Timber’s not the first material that pops into the head when thinking about postcards – thus my surprise when I came across an image of a Siberian tiger printed on birch veneer at the Helsinki zoo about a decade ago.

Siberian Tiger recto

It’s thinness and flexibility caught my attention. Moreover, its condition doesn’t seem to have changed much since that first encounter.

Siberian Tiger verso

The producers promoted it as an ecological postcard. Though no scientific statistics accompanied the product, the back of the card claims that this card uses only 20% of the wood needed to make traditional postcards.

The idea never caught on and the company distributing the cards is no longer in operation. But the idea of wooden postcards, however marginal, has been around for quite some time.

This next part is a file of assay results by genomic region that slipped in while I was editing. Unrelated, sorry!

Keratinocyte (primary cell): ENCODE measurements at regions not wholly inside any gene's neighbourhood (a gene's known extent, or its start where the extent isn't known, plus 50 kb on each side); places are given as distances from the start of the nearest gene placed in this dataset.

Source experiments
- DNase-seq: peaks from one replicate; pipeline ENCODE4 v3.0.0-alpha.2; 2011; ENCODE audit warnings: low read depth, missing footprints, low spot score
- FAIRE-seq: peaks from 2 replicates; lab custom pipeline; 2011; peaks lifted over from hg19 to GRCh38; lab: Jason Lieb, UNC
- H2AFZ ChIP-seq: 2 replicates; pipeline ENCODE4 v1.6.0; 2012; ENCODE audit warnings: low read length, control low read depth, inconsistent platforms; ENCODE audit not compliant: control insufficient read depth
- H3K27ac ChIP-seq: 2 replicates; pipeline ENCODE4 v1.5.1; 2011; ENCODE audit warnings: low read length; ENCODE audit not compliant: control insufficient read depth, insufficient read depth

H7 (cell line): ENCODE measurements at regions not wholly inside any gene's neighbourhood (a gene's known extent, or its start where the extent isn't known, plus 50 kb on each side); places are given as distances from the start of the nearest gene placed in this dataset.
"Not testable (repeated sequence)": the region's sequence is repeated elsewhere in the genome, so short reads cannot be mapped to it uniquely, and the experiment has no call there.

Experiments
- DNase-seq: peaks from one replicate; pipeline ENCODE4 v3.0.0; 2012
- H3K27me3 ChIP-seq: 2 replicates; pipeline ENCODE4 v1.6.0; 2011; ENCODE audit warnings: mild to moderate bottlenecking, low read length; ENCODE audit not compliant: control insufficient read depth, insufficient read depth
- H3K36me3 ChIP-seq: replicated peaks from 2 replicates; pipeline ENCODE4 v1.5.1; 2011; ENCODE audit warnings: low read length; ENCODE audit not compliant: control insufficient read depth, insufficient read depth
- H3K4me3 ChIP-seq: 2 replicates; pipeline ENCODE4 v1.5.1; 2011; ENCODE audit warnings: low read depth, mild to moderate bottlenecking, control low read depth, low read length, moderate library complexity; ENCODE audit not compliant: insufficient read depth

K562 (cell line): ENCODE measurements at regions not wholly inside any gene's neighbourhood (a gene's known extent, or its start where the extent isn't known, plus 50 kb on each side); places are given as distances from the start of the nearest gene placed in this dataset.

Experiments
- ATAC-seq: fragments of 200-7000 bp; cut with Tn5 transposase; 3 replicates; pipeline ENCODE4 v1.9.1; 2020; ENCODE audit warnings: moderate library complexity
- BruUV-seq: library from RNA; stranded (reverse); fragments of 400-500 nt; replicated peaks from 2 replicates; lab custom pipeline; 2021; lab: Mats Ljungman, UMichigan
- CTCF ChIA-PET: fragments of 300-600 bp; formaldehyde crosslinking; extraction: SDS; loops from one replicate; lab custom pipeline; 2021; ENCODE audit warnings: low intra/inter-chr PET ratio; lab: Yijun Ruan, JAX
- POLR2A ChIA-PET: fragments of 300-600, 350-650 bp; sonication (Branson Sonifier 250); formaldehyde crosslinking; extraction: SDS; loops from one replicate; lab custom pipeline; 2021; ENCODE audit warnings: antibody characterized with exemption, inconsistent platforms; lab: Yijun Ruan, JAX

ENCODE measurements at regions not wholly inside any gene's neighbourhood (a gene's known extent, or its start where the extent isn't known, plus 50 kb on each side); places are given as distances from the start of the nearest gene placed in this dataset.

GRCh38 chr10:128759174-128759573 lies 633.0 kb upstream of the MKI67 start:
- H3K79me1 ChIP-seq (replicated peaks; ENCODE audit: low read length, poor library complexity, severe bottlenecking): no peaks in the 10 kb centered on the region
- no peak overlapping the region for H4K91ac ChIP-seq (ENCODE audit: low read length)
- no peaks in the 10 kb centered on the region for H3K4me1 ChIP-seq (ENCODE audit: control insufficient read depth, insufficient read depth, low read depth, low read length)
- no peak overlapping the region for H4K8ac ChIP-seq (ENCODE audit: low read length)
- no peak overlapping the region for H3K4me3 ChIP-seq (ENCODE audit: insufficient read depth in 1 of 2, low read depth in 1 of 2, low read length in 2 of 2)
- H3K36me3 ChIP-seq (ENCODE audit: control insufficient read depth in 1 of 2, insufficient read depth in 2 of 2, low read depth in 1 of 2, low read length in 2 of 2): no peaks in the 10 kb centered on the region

Wikipedia notes that wooden postcards were sold at the 1904 World’s Fair in St. Louis, Missouri. There are numerous instances of artists who have run with the idea too.

One such project was Joseph BeuysHolzpostkarte (1974), which attempts to subvert the idea of what a postcard and a limited edition can both be. More wooden brick than card, this object is still available from Edition Staeck.

Jenny Holzer also produced wood postcard sets. The Truisms and the Survival series features her signature provocative statements.

One of my favourite images stems from 2007’s Goin’ Postal, an exhibition of mail art curated by Miles Collyer for Art Metropolejo.

Wooden envelope/postcards sent to Art Metropole anonymously by Lucy Pullen and her class. Source: http://www.digitalmediatree.com/sallymckay/comment/42712/

Just imagine the sound, smell and weight associated with this method of correspondence as multiple pieces of mail fall that the slot in your apartment door!


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